This research was funded by the Natural Sciences and Engineering Research Council of Canada-ALLRP 551377-20.

Institutional Review Board Statement

Not applicable.

Data Availability Statement

The raw data supporting the conclusions of this article will be made available by the authors on request.


The authors whose research findings were cited are greatly thanked for their contributions in this research domain.

Conflicts of Interest

The authors declare no conflicts of interest.


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Figure 1. (a) Flax and (b) hemp (adapted from [5]). Scalebar: 1 cm.
Figure 1. (a) Flax and (b) hemp (adapted from [5]). Scalebar: 1 cm.
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Figure 2. FTIR spectra of fillers and films. Flax fiber and hemp fiber (ad). Control and composites containing treated and untreated fibers (ej).
Figure 2. FTIR spectra of fillers and films. Flax fiber and hemp fiber (ad). Control and composites containing treated and untreated fibers (ej).
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Figure 3. High-resolution XPS spectra. Signal assessments of different binding energies of (a) untreated flax, (b) untreated hemp, (c) alkali-treated flax, (d) alkali-treated hemp, (e) acetylated flax, and (f) acetylated hemp.
Figure 3. High-resolution XPS spectra. Signal assessments of different binding energies of (a) untreated flax, (b) untreated hemp, (c) alkali-treated flax, (d) alkali-treated hemp, (e) acetylated flax, and (f) acetylated hemp.
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Figure 4. TGA and DTG of PLA/flax and PLA/hemp films with (a1,a2) alkali treatment and (b1,b2) acetylation treatment.
Figure 4. TGA and DTG of PLA/flax and PLA/hemp films with (a1,a2) alkali treatment and (b1,b2) acetylation treatment.
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Figure 5. Color of PLA/flax and PLA/hemp films. Red dashed line was the neat PLA as the control sample.
Figure 5. Color of PLA/flax and PLA/hemp films. Red dashed line was the neat PLA as the control sample.
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Figure 6. Water contact angle: (a) untreated flax/PLA, (b) alkali-treated flax/PLA, (c) acetylation-treated flax/PLA (green dashed line), (d) untreated hemp/PLA, (e) alkali-treated hemp/PLA, and (f) acetylation-treated hemp/PLA (green dashed line).
Figure 6. Water contact angle: (a) untreated flax/PLA, (b) alkali-treated flax/PLA, (c) acetylation-treated flax/PLA (green dashed line), (d) untreated hemp/PLA, (e) alkali-treated hemp/PLA, and (f) acetylation-treated hemp/PLA (green dashed line).
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Figure 7. Moisture absorption of PLA/flax (a,b) and of PLA/hemp (c,d) films. The bar chart represents the difference between untreated, alkali-treated, and acetylation-treated fibers loaded into the PLA films.
Figure 7. Moisture absorption of PLA/flax (a,b) and of PLA/hemp (c,d) films. The bar chart represents the difference between untreated, alkali-treated, and acetylation-treated fibers loaded into the PLA films.
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Figure 8. WVP of PLA/flax and PLA/hemp films. (a) PLA/Flax Particle size < 75 μm, (b) Particle size 149–210 μm, (c) PLA/Hemp Particle size < 75 μm, (d) Particle size 149-210 μm.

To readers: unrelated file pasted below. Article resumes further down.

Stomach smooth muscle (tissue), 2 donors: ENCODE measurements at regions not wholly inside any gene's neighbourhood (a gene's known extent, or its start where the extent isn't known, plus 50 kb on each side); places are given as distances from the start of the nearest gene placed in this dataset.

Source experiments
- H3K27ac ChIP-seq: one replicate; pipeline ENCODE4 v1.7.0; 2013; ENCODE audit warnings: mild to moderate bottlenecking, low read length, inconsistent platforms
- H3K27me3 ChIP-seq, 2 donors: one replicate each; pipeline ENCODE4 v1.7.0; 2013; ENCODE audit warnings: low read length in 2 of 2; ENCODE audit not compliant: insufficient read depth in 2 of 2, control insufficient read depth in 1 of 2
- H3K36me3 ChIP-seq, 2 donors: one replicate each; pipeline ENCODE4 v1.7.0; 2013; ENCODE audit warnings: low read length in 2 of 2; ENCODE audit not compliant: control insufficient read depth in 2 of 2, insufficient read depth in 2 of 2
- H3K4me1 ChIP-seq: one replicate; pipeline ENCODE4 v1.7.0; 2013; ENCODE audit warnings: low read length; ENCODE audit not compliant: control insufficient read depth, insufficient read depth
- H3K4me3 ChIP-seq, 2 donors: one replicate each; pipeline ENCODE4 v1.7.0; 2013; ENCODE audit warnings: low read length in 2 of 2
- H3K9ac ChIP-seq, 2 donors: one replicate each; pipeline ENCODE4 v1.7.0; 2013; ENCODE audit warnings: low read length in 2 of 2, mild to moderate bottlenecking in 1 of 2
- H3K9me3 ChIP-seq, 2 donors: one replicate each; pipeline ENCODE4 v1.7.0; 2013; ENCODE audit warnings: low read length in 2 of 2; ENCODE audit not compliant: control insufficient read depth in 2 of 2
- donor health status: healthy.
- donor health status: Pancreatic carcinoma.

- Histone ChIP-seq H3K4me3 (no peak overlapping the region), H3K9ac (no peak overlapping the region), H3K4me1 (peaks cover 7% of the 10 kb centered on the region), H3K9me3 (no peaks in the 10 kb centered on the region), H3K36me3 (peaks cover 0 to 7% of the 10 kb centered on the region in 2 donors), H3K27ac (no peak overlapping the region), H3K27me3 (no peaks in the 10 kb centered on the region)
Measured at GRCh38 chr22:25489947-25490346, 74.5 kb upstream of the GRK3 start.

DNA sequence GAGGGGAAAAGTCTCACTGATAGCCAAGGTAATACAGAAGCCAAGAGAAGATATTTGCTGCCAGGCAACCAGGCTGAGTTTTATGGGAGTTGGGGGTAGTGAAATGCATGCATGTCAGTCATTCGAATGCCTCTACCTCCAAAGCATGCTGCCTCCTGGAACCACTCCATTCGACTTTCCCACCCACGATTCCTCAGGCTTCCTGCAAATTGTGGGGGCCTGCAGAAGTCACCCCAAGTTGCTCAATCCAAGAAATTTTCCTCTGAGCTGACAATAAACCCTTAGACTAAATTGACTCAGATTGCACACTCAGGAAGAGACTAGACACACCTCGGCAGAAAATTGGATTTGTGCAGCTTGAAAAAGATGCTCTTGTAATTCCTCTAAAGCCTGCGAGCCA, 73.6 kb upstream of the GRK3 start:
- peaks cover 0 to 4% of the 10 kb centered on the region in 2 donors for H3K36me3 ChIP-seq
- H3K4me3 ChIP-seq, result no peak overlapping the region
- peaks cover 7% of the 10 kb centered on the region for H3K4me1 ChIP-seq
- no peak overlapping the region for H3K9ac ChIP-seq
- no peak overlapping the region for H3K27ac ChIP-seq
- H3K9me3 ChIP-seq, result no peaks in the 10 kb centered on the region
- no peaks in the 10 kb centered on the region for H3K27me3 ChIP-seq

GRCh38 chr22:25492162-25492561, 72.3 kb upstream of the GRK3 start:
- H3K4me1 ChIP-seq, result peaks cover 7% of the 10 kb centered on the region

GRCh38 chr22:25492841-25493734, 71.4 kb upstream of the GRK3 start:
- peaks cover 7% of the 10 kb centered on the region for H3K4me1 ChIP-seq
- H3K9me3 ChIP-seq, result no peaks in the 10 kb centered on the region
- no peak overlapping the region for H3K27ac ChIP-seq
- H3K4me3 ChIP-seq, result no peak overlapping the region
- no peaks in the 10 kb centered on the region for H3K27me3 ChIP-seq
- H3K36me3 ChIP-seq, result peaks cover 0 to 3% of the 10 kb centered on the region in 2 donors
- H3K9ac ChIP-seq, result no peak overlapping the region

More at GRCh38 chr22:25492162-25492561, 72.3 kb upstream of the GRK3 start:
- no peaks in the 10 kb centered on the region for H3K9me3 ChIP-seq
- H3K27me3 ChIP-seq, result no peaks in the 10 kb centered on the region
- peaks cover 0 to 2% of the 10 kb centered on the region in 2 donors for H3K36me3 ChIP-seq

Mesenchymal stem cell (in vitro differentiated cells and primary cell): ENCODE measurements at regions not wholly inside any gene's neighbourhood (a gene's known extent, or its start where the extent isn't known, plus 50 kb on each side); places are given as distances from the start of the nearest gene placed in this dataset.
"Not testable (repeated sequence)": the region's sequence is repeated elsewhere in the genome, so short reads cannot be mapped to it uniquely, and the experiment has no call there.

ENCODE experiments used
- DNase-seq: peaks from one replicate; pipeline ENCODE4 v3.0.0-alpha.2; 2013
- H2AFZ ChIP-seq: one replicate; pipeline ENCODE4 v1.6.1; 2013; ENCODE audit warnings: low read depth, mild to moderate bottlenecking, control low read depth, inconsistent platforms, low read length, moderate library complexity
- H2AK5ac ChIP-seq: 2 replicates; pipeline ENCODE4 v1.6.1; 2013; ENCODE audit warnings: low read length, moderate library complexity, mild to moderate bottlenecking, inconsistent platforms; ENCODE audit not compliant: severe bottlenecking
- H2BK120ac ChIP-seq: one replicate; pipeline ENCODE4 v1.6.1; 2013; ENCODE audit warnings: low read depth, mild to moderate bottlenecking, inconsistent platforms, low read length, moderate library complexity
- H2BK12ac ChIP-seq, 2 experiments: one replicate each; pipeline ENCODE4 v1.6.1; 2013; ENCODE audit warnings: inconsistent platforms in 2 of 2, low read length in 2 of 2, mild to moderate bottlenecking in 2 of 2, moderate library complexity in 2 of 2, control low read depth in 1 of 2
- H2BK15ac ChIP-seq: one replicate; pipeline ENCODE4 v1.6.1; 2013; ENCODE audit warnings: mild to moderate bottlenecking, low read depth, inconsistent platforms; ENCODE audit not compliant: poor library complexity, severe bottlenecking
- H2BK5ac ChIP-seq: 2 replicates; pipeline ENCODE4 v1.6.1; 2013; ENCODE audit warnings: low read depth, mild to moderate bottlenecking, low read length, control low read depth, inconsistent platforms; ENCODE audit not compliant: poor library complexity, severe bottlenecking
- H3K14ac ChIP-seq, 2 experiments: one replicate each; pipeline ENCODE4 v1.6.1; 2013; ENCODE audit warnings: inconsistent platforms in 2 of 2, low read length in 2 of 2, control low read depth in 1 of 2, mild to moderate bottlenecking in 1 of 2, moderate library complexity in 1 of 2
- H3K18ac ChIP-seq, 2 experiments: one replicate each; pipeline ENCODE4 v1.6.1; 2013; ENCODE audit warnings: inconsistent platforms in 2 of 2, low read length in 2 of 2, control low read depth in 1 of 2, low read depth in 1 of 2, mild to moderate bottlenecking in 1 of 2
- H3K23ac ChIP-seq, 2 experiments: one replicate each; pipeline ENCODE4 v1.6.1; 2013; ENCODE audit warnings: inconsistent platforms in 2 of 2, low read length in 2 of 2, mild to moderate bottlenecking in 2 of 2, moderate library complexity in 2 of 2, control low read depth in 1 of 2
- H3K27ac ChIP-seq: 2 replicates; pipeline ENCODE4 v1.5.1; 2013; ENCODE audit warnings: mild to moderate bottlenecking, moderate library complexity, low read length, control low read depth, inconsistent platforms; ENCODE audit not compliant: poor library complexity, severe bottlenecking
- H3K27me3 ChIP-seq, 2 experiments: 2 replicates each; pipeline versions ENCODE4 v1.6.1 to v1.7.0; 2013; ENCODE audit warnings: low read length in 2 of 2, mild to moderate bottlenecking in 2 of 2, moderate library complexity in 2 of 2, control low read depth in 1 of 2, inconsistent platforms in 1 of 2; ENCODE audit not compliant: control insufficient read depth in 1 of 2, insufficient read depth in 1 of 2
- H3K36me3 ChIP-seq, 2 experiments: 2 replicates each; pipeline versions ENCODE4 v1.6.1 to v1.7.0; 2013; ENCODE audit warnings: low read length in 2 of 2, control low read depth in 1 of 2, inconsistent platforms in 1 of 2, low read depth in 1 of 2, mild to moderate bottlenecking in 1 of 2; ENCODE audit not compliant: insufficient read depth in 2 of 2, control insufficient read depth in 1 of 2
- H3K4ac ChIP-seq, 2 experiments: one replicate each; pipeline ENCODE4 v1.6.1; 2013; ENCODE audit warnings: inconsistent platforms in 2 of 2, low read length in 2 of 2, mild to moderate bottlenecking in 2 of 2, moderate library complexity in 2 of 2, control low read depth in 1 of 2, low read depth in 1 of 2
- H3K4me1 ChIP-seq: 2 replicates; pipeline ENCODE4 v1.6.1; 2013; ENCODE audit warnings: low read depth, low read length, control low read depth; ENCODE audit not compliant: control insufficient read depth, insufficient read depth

Figure 8. WVP of PLA/flax and PLA/hemp films. (a) PLA/Flax Particle size < 75 μm, (b) Particle size 149–210 μm, (c) PLA/Hemp Particle size < 75 μm, (d) Particle size 149-210 μm.
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Figure 9. Mechanical characteristics of PLA/flax films. Particle size < 75 μm: (a) tensile strength, (c) elongation at break, and (e) Young’s modulus. Particle size 149–210 μm: (b) tensile strength, (d) elongation at break, and (f) Young’s modulus. Particle size < 75 μm: (g) stress–strain curves of PLA/flax films.
Figure 9. Mechanical characteristics of PLA/flax films. Particle size < 75 μm: (a) tensile strength, (c) elongation at break, and (e) Young’s modulus. Particle size 149–210 μm: (b) tensile strength, (d) elongation at break, and (f) Young’s modulus. Particle size < 75 μm: (g) stress–strain curves of PLA/flax films.
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Figure 10. Mechanical characteristics of PLA/hemp films. Particle size < 75 μm: (a) tensile strength, (c) elongation at break, (e) Young’s modulus. Particle size < 149–210 μm: (b) tensile strength, (d) elongation at break, (f) Young’s modulus. Particle size < 75 μm: (g) stress–strain curves of PLA/hemp films.
Figure 10. Mechanical characteristics of PLA/hemp films. Particle size < 75 μm: (a) tensile strength, (c) elongation at break, (e) Young’s modulus. Particle size < 149–210 μm: (b) tensile strength, (d) elongation at break, (f) Young’s modulus. Particle size < 75 μm: (g) stress–strain curves of PLA/hemp films.
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Figure 11. A chart displaying the properties of natural and synthetic materials is presented, with Young’s modulus plotted (adapted and modified from [4]). Values obtained in this study are denoted by stars.
Figure 11. A chart displaying the properties of natural and synthetic materials is presented, with Young’s modulus plotted (adapted and modified from [4]). Values obtained in this study are denoted by stars.
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MDPI and ACS Style

Pokharel, A.; Falua, K.J.; Babaei-Ghazvini, A.; Nikkhah Dafchahi, M.; Tabil, L.G.; Meda, V.; Acharya, B. Development of Polylactic Acid Films with Alkali- and Acetylation-Treated Flax and Hemp Fillers via Solution Casting Technique. Polymers 2024, 16, 996.

AMA Style

Pokharel A, Falua KJ, Babaei-Ghazvini A, Nikkhah Dafchahi M, Tabil LG, Meda V, Acharya B. Development of Polylactic Acid Films with Alkali- and Acetylation-Treated Flax and Hemp Fillers via Solution Casting Technique. Polymers. 2024; 16(7):996.

Chicago/Turabian Style

Pokharel, Anamol, Kehinde James Falua, Amin Babaei-Ghazvini, Mostafa Nikkhah Dafchahi, Lope G. Tabil, Venkatesh Meda, and Bishnu Acharya. 2024. "Development of Polylactic Acid Films with Alkali- and Acetylation-Treated Flax and Hemp Fillers via Solution Casting Technique" Polymers 16, no. 7: 996.